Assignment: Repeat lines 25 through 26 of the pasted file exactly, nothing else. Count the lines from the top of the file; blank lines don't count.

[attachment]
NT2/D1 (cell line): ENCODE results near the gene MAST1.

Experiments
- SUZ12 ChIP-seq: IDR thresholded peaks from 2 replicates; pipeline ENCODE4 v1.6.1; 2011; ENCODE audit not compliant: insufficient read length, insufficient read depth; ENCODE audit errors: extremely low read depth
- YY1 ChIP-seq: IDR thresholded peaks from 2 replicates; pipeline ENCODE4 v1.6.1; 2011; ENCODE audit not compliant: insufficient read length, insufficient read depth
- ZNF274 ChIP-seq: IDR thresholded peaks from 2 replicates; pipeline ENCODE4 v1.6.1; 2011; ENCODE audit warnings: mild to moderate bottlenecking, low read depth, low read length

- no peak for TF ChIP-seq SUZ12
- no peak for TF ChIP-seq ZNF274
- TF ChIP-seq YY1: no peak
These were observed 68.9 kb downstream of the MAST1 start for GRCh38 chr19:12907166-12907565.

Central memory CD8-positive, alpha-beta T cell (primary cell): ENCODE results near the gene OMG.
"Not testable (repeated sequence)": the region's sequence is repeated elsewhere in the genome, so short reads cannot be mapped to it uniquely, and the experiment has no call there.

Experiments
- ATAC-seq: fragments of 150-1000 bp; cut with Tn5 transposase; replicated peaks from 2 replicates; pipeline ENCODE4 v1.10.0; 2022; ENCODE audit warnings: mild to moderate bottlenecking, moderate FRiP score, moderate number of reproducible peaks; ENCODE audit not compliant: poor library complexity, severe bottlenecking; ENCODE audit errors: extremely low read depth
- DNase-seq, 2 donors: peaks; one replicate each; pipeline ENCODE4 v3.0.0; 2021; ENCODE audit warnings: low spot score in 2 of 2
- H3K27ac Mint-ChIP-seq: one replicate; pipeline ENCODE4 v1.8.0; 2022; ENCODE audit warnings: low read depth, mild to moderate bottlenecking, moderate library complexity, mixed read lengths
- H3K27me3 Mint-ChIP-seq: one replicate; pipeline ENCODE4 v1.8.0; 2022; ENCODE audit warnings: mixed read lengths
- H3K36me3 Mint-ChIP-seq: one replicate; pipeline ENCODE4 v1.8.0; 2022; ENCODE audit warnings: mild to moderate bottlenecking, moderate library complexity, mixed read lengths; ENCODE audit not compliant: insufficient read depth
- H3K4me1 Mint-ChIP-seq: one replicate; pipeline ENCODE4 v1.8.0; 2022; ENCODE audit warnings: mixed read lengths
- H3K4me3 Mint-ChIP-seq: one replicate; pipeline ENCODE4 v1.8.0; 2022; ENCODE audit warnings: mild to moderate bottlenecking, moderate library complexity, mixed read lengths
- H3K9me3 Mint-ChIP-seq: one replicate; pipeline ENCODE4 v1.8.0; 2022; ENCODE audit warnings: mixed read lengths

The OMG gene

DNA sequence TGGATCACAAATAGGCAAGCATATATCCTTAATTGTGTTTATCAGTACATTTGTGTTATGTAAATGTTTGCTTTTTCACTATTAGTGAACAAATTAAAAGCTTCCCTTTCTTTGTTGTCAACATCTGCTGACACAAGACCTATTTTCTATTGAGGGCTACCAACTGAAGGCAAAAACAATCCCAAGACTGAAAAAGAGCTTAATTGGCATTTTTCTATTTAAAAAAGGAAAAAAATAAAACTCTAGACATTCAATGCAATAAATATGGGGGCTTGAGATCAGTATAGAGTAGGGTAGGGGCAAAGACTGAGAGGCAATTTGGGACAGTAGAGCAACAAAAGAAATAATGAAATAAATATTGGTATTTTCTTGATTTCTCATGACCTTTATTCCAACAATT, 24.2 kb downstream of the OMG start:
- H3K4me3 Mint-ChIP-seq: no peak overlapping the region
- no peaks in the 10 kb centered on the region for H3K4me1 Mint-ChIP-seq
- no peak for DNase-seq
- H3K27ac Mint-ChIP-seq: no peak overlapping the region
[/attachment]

- no peak for DNase-seq
- H3K27ac Mint-ChIP-seq: no peak overlapping the region